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    Finding out more about your land

The only way to be sure if your land is contaminated is to seek professional advice from a suitably qualified and experienced practitioner (SQEP) who has experience in dealing with land contamination.

 

There are a number of things that you can do to find out more about your land.

You can:

  • Check the Ministry for the Environment Hazardous Activities and Industries List (HAIL). This is a compilation of activities and industries that are considered likely to cause land contamination resulting from hazardous substance use, storage or disposal. The HAIL is intended to identify most situations in New Zealand where hazardous substances could cause, and in many cases have caused, land contamination. Has one of these activities been carried out on your property? If so, then your land could be contaminated and could be included on the LLUR.
  • Check the Environment Canterbury Listed Land Use Register (LLUR). The Listed Land Use Register (LLUR) is a publicly available database that identifies sites where hazardous activities and industries have been located throughout Canterbury. Environment Canterbury has identified these sites and maintained the database for some years and has sped up the process since the Canterbury earthquakes because people rebuilding houses, repairing foundations or repairing earthquake-damaged land (all of which means soil is disturbed) should know about potential contamination before starting work. You can check out the LLUR here.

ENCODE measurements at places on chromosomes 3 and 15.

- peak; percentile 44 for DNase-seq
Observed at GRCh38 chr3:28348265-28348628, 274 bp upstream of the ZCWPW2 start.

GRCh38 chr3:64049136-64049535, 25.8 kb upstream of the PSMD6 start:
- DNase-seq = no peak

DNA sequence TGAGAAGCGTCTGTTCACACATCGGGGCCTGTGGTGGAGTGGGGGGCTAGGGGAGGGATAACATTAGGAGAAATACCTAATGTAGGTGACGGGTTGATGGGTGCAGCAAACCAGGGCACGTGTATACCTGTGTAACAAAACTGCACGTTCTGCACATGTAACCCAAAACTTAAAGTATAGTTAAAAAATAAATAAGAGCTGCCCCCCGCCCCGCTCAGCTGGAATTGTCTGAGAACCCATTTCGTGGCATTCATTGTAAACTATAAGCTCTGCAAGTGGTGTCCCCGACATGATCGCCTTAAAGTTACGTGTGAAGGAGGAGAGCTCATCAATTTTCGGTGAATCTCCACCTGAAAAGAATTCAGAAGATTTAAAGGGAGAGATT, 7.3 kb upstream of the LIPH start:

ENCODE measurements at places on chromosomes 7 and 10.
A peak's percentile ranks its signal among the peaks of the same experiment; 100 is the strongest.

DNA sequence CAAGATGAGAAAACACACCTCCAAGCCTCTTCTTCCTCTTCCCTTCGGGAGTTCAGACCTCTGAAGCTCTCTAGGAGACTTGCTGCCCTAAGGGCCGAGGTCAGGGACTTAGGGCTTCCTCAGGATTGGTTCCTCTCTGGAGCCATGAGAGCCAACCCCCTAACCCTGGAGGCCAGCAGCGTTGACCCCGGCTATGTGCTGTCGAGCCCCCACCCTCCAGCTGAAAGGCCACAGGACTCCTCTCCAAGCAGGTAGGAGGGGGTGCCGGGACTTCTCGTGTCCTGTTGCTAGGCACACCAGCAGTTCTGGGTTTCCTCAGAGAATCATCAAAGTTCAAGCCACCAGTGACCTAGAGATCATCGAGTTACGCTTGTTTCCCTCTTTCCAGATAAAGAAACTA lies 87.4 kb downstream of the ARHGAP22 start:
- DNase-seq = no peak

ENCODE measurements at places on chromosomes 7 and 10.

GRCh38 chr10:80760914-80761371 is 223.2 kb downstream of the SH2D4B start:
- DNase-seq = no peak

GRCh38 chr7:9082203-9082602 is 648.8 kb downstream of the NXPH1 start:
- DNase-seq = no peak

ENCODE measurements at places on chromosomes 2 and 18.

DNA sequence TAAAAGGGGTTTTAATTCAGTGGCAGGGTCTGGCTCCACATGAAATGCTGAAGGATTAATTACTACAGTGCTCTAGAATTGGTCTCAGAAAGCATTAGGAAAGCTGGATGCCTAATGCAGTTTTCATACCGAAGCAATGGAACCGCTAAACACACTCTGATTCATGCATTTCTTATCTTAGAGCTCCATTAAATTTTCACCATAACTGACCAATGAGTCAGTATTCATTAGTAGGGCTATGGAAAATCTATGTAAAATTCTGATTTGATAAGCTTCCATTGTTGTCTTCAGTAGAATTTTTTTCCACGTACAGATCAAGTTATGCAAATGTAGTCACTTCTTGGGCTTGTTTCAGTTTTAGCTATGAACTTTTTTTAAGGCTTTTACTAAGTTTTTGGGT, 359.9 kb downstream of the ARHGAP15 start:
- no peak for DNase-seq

• Check for physical signs commonly associated with contamination: including odours, stains, or the presence of storage tanks, and/or structures (e.g., sheep dipping trenches, tank pits).
  • When purchasing a property obtain a Land Information Memorandum (LIM) or a Property Information Memorandum (PIM) before you confirm your purchase. If you don’t investigate the potential for contamination and then find that the property is contaminated, you may be responsible for cleaning it up. You can ask the vendor and real estate agent about potential land contamination.  If you are selling a property and you are asked about land contamination you must reveal any information regarding contamination that you are aware of. You cannot mislead a prospective purchaser about the state of the property.